Best,
Ron

gdandscompserv
05-23-2007, 10:44 AM
I think it's called "flexibility"... ;)
Or "aiki?":)

Franco
05-23-2007, 11:02 AM
Dan Harden:

Why don't you organize a weekend-long seminar to teach people your methodology for solo training? You've said before that you prefer small groups, but you must have several guys who train with you and also have the knowledge of internal skill. You bring your guys with you to the seminar, and there should be a good student-to-teacher ratio.

Jim Sorrentino
05-23-2007, 11:11 AM
Hello Franco,Dan Harden:

Why don't you organize a weekend-long seminar to teach people your methodology for solo training? You've said before that you prefer small groups, but you must have several guys who train with you and also have the knowledge of internal skill. You bring your guys with you to the seminar, and there should be a good student-to-teacher ratio.

I and others have asked this in the past, and Dan has answered. Please see http://www.aikiweb.com/forums/showthread.php?t=10287.

My invitation is still open, by the way.

Sincerely,

Jim Sorrentino

SeiserL
05-23-2007, 11:46 AM
Can you describe the nature of this solo training, and where one can find information on it?
Ellis Admur Sensei gave some great solo exercises at the last Aiki Web seminar.

I would say that it is hard to get these with direct instruction, indirect description may be impossible to do them justice. Look at a lot of the Chi Gung text and trainings.

Go to them. Find people doing this aspect. Train.

I don't think these are "secrets" so much as things that we haven't thought about before.

DH
05-23-2007, 05:23 PM
Dan Harden:

Why don't you organize a weekend-long seminar to teach people your methodology for solo training? You've said before that you prefer small groups, but you must have several guys who train with you and also have the knowledge of internal skill. You bring your guys with you to the seminar, and there should be a good student-to-teacher ratio.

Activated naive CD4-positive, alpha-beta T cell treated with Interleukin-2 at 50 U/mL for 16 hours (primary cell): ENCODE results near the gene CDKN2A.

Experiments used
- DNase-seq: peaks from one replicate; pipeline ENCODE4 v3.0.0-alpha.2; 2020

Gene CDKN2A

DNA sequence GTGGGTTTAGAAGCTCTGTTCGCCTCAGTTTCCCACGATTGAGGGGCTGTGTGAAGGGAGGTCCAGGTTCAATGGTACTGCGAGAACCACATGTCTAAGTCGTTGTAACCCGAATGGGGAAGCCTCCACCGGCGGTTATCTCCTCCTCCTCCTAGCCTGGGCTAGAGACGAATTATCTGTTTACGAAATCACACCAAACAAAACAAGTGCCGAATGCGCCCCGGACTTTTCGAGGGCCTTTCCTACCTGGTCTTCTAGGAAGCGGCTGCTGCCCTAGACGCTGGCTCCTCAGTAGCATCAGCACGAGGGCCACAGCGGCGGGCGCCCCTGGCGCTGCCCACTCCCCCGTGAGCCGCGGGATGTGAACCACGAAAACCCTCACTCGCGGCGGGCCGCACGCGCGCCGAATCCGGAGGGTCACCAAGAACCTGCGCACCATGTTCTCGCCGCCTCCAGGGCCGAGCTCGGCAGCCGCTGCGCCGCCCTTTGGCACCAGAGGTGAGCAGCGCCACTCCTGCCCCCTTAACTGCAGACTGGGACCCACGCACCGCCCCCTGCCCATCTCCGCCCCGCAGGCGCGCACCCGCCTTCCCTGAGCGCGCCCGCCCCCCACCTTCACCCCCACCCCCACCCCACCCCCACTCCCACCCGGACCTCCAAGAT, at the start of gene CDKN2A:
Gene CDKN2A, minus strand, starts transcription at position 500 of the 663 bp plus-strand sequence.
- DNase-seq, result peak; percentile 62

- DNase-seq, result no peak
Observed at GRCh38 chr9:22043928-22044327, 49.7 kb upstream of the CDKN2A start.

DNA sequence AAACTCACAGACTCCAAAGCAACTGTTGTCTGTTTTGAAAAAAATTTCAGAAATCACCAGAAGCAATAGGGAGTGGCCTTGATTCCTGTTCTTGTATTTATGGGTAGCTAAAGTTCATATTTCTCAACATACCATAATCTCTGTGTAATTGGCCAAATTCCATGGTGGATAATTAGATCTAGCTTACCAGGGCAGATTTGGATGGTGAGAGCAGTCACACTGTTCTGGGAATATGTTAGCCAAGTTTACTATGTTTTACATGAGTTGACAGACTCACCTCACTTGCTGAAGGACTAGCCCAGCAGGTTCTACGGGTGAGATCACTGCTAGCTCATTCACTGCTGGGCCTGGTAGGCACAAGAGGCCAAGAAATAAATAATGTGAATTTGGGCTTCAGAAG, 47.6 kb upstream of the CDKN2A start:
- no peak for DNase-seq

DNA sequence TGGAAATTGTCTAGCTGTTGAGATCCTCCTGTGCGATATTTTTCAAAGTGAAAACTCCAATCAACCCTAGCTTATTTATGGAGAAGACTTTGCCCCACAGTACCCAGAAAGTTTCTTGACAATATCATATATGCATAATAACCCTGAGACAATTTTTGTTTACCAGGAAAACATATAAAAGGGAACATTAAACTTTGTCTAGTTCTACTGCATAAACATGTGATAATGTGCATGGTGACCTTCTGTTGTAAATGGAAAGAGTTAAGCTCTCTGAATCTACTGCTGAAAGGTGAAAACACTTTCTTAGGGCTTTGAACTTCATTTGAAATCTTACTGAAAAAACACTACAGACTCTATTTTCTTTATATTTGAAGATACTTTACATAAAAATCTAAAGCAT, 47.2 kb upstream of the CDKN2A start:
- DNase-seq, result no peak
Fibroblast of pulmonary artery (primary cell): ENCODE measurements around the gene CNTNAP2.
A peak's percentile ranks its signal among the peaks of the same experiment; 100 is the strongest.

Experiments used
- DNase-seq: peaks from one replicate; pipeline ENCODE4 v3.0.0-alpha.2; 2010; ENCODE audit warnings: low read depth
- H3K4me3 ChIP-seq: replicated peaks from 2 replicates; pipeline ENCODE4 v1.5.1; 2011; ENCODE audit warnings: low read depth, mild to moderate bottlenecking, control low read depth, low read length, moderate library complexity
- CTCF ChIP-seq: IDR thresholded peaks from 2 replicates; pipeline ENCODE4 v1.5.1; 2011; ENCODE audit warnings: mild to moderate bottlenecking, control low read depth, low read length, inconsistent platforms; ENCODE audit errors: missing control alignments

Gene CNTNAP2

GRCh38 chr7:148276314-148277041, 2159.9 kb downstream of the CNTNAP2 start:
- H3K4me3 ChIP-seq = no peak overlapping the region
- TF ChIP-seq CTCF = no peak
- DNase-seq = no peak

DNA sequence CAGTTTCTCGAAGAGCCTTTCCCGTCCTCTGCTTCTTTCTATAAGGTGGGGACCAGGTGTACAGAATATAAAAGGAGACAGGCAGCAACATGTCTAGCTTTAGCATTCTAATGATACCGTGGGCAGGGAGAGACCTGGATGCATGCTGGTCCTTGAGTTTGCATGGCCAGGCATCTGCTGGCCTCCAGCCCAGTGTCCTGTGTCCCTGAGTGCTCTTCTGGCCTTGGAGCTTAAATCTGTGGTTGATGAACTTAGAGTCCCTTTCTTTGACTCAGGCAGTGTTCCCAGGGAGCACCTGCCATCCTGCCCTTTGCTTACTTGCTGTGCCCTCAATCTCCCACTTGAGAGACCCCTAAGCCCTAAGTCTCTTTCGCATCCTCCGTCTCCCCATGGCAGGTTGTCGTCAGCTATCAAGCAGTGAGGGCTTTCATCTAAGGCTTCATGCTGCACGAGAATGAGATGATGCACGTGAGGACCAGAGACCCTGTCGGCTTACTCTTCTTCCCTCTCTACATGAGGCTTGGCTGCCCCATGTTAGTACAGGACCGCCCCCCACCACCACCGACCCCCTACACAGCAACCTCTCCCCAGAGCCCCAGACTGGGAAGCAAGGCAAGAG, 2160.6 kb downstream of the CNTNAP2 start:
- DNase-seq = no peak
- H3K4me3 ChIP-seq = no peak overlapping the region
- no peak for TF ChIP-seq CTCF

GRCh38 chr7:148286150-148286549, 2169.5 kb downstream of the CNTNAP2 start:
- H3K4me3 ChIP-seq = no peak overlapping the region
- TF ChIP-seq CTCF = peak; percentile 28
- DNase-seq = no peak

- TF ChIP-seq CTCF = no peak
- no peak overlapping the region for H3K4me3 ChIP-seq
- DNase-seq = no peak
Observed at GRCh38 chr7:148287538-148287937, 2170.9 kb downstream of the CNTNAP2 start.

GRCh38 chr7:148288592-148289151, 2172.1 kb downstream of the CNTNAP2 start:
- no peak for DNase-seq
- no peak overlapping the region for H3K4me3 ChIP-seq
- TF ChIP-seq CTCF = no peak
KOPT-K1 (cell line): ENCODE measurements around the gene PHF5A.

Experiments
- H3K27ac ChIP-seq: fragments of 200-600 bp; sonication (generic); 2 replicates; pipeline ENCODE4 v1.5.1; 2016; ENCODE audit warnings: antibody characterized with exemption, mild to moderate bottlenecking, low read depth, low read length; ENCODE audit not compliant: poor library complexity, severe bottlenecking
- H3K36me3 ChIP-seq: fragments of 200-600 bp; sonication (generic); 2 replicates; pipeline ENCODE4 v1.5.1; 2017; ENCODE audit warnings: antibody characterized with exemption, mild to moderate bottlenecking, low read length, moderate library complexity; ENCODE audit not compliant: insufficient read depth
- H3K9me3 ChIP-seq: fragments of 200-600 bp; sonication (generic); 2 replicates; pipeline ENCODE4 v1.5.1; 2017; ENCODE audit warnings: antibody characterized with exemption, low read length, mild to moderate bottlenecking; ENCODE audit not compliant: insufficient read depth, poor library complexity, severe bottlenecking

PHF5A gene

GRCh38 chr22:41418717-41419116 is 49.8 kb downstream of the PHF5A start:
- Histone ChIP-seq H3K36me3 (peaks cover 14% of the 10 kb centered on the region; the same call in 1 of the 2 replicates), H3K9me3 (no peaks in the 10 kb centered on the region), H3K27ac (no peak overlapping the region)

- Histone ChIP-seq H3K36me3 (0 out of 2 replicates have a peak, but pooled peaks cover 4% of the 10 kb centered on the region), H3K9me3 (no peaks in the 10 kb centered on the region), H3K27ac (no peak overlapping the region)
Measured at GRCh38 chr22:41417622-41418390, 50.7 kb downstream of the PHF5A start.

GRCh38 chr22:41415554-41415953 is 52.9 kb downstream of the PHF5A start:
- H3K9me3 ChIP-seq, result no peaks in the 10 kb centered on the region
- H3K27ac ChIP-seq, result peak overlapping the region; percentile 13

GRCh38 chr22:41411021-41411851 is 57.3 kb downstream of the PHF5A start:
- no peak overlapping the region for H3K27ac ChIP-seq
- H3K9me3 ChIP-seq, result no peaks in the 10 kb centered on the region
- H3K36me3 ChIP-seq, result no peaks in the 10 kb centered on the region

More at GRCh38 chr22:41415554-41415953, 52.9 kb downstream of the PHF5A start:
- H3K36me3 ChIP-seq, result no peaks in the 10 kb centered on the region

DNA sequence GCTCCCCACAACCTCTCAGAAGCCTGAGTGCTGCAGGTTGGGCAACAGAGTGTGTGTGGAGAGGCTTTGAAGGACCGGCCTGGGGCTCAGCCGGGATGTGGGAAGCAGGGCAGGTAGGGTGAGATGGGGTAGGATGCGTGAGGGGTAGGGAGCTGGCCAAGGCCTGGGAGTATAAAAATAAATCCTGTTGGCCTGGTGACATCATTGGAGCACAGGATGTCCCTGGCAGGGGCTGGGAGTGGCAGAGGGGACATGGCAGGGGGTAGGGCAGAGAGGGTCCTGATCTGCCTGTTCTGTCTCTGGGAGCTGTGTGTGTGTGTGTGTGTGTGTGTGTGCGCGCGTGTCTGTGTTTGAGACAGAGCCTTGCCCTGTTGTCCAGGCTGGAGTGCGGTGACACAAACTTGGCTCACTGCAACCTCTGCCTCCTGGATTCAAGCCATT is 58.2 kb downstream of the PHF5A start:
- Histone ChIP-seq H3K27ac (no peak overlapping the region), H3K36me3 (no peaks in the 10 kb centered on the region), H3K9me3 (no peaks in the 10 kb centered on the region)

Franco
I have had an entire series of training new people; Aikido, Daito ryu, Judo, Karate and MMA going on for a while now. Many from right here on Aikiweb others from E-Budo. I just don't talk about it openly.
Why?
I think most people are disengenous and full of it. They come feel me and my students, waste my time, go "Oooh and aah." And when they come back I can tell they don't do the real work-that being the at home, solo training, needed to make progress. So why waste MY time? I get nothing out of it. and neither do they and my people wind up wasting they're own training time for more half assed martial artists.

I now have a small group of about twelve from a myriad of arts I have been training with who are willing to follow up. We are having fun. Its a waste of time to teach this in open seminars. In fact If I were to do it I think it would be counter productive. Since I don't charge and do it as a volunteer service to help martial artists I do what I want, when I want. I am very selective about who I want to be in relationship with.

My own people help out at these seminars. And yes some of them are quite capable; including a 28 yr old who I think most well trained men would not have a clue what to do with. He can do, he can teach and he is a sweet guy. You can read some of the feedback of what men and women have thought of both me, and my folks in the Non aikido related section of the site. We have great fun and laugh continually.
You have written before. If your interested P.M me and I'll give you my numbers. We can figure out something.

Dan

Adam Alexander
05-23-2007, 05:59 PM
Interview with Henry Kono:

Showing me another quote from Bob Nadeau's article in Aikido Today Magazine, which says: "Once O-Sensei told me one day clearly and emphatically that the truth of aikido could be caught in a very short moment of time. If you catch the secret," he said. "You can do what I do in three months."

Anyone have ANY idea what the secret is or could be?

Yes. I know it.

The secret is more of a capstone of many secrets. You can't grasp the last without grasping those that precede. And it's all so beautiful. When you find it, you'll just giggle at all the genius.

There's a huge downside to knowing. Who do you look toward for guidance now? When all your peers and so many of your seniors lack your understanding, what do you do?